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NEW YORK — The mask mandate that Gov. Kathy Hochul announced last Friday was in effect for its second day on Tuesday. Just over the course of those four-and-a-half days, key indicators of COVID spread have spiked, including a rapid increase in the percentage of cases attributed to the omicron variant.

It’s part of an overall situation that’s resulted in Hochul saying Tuesday that her mandate is justified.

Also, in an attempt to show that the mandate is flexible, she clarified that it doesn’t just apply to wearing masks indoors.  

“[We’re] saying ‘vaccination or mask’ mandate,” she said at a news conference at her office in Midtown Tuesday morning. 

Businesses should appreciate the difference, she continued.  

“That’s an option that they may have thought we’d not give them, but I’m trying to be accommodating.”

She re-emphasized that her mandate requires that masks be worn in indoor public places except in locations where proof of vaccination is required. So at places like restaurants, gyms, bars, and theaters in New York City, which require proof of vaccination, people can go without masks if they choose.

Still, the governor said, the need for masking or vaccinating keeps rising, along with increases in conditions they’re meant to combat.

“Let’s look at the cases,” she said. “Our statewide New York average has gone up 58% since Thanksgiving…Hospitalizations are up 70% since Thanksgiving.”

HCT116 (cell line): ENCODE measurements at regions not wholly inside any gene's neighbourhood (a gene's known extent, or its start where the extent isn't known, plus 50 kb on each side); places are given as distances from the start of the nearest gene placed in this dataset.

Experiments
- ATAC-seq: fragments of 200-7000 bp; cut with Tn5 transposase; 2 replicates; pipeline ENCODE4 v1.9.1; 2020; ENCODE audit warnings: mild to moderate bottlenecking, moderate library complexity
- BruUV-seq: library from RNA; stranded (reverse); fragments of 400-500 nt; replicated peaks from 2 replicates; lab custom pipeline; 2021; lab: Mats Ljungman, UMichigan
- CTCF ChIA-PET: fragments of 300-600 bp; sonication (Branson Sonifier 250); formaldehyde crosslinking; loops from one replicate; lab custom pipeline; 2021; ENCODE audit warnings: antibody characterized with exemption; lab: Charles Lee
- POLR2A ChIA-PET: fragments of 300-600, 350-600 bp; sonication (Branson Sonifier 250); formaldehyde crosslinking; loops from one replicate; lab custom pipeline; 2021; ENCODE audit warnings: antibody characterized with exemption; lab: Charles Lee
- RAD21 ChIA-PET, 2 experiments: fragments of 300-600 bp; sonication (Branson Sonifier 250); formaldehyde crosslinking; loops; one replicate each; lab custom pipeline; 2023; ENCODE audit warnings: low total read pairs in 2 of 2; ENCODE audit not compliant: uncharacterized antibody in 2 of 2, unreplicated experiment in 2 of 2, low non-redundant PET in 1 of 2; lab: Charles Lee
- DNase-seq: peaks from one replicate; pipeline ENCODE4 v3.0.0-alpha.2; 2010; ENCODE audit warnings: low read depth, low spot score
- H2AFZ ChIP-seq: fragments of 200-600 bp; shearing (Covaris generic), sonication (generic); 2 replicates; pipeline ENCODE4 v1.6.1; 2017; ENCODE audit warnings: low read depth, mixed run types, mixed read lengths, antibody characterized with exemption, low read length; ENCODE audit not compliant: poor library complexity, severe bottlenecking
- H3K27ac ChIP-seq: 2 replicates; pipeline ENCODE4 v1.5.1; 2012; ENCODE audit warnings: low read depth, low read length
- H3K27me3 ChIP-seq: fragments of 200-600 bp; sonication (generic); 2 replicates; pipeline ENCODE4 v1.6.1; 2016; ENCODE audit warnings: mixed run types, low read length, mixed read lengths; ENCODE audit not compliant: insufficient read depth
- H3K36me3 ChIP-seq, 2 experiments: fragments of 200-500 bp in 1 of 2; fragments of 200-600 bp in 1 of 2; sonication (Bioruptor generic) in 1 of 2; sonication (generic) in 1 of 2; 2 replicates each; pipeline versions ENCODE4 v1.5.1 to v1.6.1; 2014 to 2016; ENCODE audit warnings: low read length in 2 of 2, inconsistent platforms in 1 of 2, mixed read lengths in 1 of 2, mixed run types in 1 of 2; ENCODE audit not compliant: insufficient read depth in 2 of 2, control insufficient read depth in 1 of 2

Adding to those figures from the governor was new information announced by Dr. Rochelle Walensky, director of the Centers for Disease Control, on Tuesday morning, regarding the omicron variant.

“We are now detecting it at about 3% across the nation, and about 13% here in New Jersey and New York.” said Walensky, in an appearance on the Today Show. 

There’s pushback against the state mandate, including among elected leaders. Bruce Blakeman, who’ll take over as the Nassau County executive on Jan. 1, announced on Tuesday that he’s joining county executives in Rockland, Dutchess, and Putnam Counties in saying that they won’t enforce the mandate. 

“Ninety-seven percent of adults who live in and reside in Nassau County have been vaccinated,” Blakeman said. “We are not in crisis with respect to the hospital beds that are now being occupied, or the ICU units.  There is no reason to have a mask mandate.”

In his county, PIX11 News observed a variety of businesses that had mask mandate signs posted, but weren’t necessarily enforcing it. 

Also, some residents and customers said they have mixed feelings about the directive.  

“I’m not here to debate with anybody,” said one man, who declined to give his name. “You want ‘this is the way it’s gonna be?’ The [governor] told me to do it, I’ll do it,” he said.

Anna Burwell, another local resident, said that she felt the mandate is for the best.

“I don’t blame the governor,” she said.  “Thank you for her. And I just think the science, that’s what we have to do.”

Joann Simonelli was not as approving.

“I will follow the protocols, I’ll do what I’m supposed to do,” she said, adding, “Do I like it? No. The next step, they’ll come to our houses and check us. It’s getting too invasive.”

Hochul said that she expected a backlash against the mandate, but it’s still the right thing for the state.

“We are not doing this to win any popularity contests,” Hochul said, adding, “I would not be overconfident in any county about their current state of affairs with respect to this situation, because we just don’t know what the future will bring.”